Bangkok – With the industrialised countries more or less saturated as generators of global travel, and intra-Asia/Pacific travel booming, sights are turning towards what is likely to be the next big source market for Asia by the end of this decade: Africa.
The groundwork for this boom to come is being laid now. One step in that direction was a state visit by Thai Prime Minister Mrs Yingluck Shinawatra to Mozambique, Tanzania and Uganda between July 28 – August 2, 2013.
A range of agreements covering trade, investment, tourism, culture and education cooperation signed during that trip are expected see a steady flow of leisure and business travellers as well as students from Africa to Thailand and its ASEAN neighbours. Stressing Thailand’s strategic geographic location at the heart of Asia, Mrs Yingluck cited the enormous potential of stronger linkages with the equally strategic located East African countries, all three of which are rich with natural resources such as natural gas, minerals, and fishery.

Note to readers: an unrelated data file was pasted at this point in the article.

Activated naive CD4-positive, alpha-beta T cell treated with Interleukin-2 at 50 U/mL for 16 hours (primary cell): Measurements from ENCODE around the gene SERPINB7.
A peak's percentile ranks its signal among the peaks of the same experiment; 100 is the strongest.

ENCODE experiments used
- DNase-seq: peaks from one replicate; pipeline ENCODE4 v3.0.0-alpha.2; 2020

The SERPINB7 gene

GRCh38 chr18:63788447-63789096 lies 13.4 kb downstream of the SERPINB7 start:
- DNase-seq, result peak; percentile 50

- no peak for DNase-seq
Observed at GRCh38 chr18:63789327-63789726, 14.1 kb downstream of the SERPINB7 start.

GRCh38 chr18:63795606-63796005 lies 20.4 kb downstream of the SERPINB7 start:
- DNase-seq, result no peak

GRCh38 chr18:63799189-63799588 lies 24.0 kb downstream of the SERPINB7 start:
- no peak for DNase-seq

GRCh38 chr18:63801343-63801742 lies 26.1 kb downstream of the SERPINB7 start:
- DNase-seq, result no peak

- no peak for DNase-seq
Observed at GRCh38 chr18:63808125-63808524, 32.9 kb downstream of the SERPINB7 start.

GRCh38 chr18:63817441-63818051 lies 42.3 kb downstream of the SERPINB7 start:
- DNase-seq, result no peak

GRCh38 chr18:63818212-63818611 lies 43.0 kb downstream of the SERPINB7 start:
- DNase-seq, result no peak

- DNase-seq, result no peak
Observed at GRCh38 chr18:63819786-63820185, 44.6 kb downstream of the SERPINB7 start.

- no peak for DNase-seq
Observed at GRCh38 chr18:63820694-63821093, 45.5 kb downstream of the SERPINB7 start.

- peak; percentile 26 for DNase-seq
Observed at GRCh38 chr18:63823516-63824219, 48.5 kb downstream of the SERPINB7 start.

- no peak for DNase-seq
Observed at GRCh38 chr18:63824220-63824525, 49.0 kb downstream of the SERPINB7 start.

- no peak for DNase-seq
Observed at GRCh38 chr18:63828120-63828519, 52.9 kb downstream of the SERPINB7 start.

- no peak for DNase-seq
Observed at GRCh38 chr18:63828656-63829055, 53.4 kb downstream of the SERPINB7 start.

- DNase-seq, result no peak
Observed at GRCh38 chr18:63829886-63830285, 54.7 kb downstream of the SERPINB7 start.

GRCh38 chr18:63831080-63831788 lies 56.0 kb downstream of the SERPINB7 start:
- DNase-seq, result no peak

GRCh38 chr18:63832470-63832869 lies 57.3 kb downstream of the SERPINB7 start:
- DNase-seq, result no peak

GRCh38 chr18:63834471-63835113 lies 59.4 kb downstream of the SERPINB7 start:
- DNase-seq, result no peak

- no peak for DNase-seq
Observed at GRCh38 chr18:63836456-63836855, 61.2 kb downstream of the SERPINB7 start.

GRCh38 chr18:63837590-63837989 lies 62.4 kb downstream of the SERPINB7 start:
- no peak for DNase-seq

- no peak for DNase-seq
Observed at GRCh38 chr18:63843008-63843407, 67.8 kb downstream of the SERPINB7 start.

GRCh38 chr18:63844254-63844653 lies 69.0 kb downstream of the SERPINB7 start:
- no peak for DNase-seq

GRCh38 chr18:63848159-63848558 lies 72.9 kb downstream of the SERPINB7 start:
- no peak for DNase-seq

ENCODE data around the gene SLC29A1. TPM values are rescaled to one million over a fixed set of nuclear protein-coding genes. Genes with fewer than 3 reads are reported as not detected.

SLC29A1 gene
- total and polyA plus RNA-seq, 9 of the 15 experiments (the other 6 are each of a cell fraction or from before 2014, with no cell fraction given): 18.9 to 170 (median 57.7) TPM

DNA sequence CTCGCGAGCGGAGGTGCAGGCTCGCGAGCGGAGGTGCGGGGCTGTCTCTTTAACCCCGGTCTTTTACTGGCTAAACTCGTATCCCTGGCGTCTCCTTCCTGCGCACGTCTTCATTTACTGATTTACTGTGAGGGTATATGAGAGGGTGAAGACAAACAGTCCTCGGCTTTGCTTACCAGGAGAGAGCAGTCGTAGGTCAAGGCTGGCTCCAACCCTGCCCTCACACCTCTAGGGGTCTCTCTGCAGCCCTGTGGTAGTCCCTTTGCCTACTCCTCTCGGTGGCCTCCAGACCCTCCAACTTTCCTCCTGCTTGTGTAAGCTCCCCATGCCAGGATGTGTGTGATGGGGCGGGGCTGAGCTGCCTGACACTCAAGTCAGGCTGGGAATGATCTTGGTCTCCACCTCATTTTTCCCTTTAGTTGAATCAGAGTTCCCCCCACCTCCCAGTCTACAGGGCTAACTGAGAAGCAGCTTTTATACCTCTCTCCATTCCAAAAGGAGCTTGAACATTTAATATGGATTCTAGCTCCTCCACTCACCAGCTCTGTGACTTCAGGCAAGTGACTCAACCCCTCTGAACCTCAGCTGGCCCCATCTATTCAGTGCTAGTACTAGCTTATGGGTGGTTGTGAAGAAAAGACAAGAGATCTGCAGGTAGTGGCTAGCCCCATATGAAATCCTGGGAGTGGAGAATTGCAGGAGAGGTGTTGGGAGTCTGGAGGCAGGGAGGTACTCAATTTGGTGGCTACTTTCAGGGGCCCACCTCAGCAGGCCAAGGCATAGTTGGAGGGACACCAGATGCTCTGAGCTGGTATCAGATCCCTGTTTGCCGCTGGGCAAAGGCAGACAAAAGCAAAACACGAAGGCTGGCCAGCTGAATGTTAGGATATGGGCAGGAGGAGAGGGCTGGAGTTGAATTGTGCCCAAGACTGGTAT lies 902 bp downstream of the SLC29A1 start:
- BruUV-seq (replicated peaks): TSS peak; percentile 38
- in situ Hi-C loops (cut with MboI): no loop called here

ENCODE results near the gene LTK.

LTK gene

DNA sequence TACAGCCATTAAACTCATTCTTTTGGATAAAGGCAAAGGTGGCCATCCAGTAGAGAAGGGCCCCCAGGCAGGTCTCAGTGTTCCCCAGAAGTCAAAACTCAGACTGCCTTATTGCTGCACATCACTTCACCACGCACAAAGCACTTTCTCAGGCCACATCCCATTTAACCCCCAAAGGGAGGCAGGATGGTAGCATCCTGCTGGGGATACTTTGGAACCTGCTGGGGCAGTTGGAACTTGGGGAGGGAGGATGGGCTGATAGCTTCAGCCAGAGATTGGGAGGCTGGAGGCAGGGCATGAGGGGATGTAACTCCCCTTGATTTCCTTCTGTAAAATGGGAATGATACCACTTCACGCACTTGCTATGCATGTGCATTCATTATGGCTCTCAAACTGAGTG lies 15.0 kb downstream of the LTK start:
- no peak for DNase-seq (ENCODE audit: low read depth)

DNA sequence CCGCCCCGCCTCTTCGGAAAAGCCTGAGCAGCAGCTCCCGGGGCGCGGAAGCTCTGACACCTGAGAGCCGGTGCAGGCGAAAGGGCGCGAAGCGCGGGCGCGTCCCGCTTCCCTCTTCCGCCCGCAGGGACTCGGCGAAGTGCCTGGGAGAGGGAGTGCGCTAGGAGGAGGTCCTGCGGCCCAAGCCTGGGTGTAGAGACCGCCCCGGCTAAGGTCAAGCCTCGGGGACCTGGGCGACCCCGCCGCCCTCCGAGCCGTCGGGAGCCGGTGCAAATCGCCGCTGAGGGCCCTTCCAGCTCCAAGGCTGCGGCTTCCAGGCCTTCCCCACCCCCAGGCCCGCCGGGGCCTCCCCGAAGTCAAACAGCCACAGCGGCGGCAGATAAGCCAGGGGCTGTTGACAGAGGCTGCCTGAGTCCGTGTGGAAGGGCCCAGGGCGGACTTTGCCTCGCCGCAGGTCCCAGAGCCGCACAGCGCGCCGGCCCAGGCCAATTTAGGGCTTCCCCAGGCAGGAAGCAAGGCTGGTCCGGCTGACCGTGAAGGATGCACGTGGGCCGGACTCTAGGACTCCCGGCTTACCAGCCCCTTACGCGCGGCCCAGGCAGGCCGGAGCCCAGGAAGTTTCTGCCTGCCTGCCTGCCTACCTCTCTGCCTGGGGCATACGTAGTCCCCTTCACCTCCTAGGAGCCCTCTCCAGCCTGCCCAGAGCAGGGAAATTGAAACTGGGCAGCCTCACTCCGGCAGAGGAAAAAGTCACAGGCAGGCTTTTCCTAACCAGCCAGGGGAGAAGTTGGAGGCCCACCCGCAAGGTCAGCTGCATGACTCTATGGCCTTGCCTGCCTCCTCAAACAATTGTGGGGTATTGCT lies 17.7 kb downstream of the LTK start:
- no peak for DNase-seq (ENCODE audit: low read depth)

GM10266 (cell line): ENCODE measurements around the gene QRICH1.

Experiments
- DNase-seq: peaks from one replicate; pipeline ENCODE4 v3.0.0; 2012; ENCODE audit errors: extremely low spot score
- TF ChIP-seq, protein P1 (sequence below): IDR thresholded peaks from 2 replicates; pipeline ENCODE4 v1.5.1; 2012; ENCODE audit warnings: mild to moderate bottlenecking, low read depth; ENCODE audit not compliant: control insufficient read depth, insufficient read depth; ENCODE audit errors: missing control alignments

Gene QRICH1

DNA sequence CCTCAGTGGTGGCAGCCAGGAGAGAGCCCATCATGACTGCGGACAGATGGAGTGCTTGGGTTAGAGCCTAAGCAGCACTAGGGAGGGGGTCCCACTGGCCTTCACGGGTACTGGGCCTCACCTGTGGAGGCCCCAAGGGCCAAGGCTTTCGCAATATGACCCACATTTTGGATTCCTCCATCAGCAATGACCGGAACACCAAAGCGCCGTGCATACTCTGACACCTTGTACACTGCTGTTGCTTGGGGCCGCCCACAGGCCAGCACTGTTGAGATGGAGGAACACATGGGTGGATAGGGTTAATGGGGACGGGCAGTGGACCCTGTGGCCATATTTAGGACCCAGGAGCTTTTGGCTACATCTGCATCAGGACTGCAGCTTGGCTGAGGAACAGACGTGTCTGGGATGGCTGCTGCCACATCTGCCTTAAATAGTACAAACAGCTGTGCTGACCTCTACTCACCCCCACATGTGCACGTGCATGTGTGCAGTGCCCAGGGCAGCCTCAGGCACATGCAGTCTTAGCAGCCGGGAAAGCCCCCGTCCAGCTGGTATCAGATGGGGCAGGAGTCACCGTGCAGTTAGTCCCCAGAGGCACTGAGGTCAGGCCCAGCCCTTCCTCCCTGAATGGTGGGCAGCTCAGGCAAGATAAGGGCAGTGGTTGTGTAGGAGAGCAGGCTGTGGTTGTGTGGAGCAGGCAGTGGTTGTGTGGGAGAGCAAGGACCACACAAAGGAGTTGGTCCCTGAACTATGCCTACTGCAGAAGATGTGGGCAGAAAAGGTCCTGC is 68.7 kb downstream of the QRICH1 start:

In 2012, visitor arrivals (tabulated by residence) from ALL of Africa to Thailand totalled a mere 157,309, which was less than the 162,022 arrivals from Denmark alone or about the same as arrivals from China in one week. Of the total arrivals from Africa, 73,530 were just from South Africa. (See detailed statistical charts below).
This sorry state of affairs is now likely to change.
In two speeches, Mrs Yingluck referred to Africa as “one of the cradles of civilization” known for its great cultural diversity and home to 11 of the world’s fastest growing economies. More than 65% of Africa’s 1,100 million citizens are under 35, indicating future growth potential amongst urban communities and the middle-class and opening prospects for Thais to export consumer products and invest in infrastructure.
Equally important is the strong shift towards democracy in Africa. Similar economic and political transformations are taking place in Asia.
At a broader regional level, the time is ripe to advance cooperation between the Association of Southeast Asian Nations (ASEAN) and the African Union (AU), both of which have great economic potential, and share development experiences and common goals. Pooling their strengths can benefit the world and help enhance their “voice” on the international stage.
Said Mrs Yingluck, “The most important issue for this partnership will be to enhance inter-regional connectivity. Better transportation links between Africa and Asia are essential, by sea, land and air. Indeed, the Indian Ocean links the two regions in progress and prosperity so we need to make better use of it.”